Delicious Cold Brew Recipe

Cold Brew Coffee

Let’s make cold brew coffee! It’s easy to make.

it’s so nice to have coffee ready to go.

This recipe is written for a 1-quart wide-mouth mason jar; you can scale it up or down using 1 ounce* (28 grams) coffee per 1 cup water. The quantities provided will produce about 2½ cups concentrate, which is enough for 5 cups of cold brew.


  • 3 cups water (filtered water if you have it)
  • 1 ounce* (28 grams) coarse (French press) ground coffee per 1 cup water. I recommend LOVEz Ethiopian Yirgacheffe for a delicious flavorful cup.


  1. In a 1-quart wide-mouth mason jar, combine the coffee and water. Stir to combine. I like to let my mixture rest for about 5 minutes and stir it again; the coffee grounds seem to gain more water exposure this way.
  2. Put a lid on your container and refrigerate it for 12 to 18 hours. (I recommend 12 hour)
  3. When you’re ready to strain your cold brew, place a thin paper coffee filter or a small, thin cotton napkin, cloth or handkerchief over a small fine-mesh sieve. Pour the concentrate through the prepared sieve into a liquid measuring cup or pitcher. Let it rest for a few minutes to let the last of the cold brew trickle down.
  4. To serve, fill a glass with ice and fill it halfway with water. Then fill the rest of the glass with your cold brew concentrate and stir to combine. Cold brew concentrate will keep well in the refrigerator for up to 2 weeks, although I find that it has the best flavor within the first week.
  5. Blend dairy or sweetener to taste. Try a dash of maple syrup.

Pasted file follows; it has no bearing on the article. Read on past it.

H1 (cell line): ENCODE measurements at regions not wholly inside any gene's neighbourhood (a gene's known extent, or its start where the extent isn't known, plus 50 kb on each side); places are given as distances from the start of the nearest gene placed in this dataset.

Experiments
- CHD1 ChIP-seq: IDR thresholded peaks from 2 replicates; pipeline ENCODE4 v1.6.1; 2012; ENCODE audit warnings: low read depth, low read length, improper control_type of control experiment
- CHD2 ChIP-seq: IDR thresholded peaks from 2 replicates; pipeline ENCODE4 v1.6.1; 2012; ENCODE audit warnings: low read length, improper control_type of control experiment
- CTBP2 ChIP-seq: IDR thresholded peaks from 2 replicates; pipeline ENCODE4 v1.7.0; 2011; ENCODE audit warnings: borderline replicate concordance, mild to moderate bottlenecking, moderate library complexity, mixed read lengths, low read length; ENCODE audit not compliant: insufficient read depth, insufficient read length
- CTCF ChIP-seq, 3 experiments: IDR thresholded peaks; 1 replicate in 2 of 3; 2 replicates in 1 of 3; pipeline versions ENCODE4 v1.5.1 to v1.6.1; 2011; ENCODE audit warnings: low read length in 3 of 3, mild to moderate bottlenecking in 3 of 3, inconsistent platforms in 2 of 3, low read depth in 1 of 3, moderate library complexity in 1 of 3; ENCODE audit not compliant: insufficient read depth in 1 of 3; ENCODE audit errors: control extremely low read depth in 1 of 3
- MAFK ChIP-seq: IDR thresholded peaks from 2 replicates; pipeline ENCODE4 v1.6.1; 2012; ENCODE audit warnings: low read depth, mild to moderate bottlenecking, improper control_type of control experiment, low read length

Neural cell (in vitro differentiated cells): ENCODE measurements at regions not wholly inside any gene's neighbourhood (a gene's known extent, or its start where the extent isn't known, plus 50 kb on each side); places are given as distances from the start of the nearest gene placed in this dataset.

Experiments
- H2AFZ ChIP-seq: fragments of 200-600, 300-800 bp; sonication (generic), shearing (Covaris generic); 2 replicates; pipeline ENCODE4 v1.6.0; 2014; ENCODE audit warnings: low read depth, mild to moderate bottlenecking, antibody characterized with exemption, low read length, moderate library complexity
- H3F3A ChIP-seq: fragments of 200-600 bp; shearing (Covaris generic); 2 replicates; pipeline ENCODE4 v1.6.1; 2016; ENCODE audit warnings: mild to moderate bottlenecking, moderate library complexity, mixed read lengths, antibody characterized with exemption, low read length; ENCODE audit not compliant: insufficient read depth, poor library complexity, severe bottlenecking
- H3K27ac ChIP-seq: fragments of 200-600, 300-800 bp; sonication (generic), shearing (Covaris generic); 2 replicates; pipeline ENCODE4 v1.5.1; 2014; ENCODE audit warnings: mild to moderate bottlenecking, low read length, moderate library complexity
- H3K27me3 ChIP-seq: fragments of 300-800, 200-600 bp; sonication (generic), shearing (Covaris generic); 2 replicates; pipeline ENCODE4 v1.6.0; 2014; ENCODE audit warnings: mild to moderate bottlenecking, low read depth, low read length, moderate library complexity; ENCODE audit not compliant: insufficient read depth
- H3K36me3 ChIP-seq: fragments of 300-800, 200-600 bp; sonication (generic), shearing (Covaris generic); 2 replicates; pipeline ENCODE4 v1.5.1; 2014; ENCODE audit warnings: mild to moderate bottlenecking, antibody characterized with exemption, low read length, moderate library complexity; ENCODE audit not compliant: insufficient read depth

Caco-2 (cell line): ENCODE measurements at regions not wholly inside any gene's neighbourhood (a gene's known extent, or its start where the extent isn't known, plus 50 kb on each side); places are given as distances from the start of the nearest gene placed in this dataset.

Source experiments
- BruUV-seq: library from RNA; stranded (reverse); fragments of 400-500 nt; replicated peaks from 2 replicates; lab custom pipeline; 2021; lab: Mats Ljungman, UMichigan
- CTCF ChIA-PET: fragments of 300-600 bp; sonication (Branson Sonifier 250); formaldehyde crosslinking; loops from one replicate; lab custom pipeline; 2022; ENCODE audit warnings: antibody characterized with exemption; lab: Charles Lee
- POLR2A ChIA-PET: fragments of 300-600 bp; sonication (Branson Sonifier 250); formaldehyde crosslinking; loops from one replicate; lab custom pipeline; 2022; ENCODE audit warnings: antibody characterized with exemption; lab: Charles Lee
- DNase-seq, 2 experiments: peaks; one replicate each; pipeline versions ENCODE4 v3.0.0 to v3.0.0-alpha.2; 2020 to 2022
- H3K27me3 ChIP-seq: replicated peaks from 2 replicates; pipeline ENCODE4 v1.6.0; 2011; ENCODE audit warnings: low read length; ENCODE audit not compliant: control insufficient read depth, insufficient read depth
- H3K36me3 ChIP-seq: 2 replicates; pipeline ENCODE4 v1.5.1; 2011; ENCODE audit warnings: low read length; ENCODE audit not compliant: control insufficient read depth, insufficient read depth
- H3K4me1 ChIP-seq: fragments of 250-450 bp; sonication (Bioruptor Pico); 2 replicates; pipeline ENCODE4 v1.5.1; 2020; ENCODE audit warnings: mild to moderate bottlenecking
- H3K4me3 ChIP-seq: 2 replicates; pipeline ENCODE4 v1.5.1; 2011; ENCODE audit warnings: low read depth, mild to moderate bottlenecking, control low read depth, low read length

*Measurement notes: These are ounces by weight, not by volume. This is always the case with non-liquid measurements. “1½ cups coarsely-ground coffee” is the least exact measurement I can offer (the volume of the ground coffee depends on the exact coarseness of your grind)—but it will work. Just adjust the concentrate-to-water ratio to suit your liking as your pour your glass of cold brew and you’re all good.

Fun Facts about Cold Brew Coffee

Cold brew can be strong.

This depends on a lot of factors, including the beans used, steeping time, and dilution. The dilution is the factor that is the easiest to control. Don’t drink cold brew concentrate straight—it’s highly caffeinated!

Cold brew is less acidic.

If regular drip coffee or espresso upsets your stomach, cold brew might not. The only way to know is to try it, and you’ll have more control over the end result if you make it yourself.

You can heat up cold brew and drink it hot.

Indeed, it’s true, and it’s very good. The flavor stays about the same.

Cold brew takes longer to make than drip coffee.

Since the water is cold, it needs to steep for about 12 to 18 hours to soak up the coffee’s color, flavor and caffeine. The cold extraction process brings out fewer of coffee’s bitter compounds, which produces a sweeter and smoother result.

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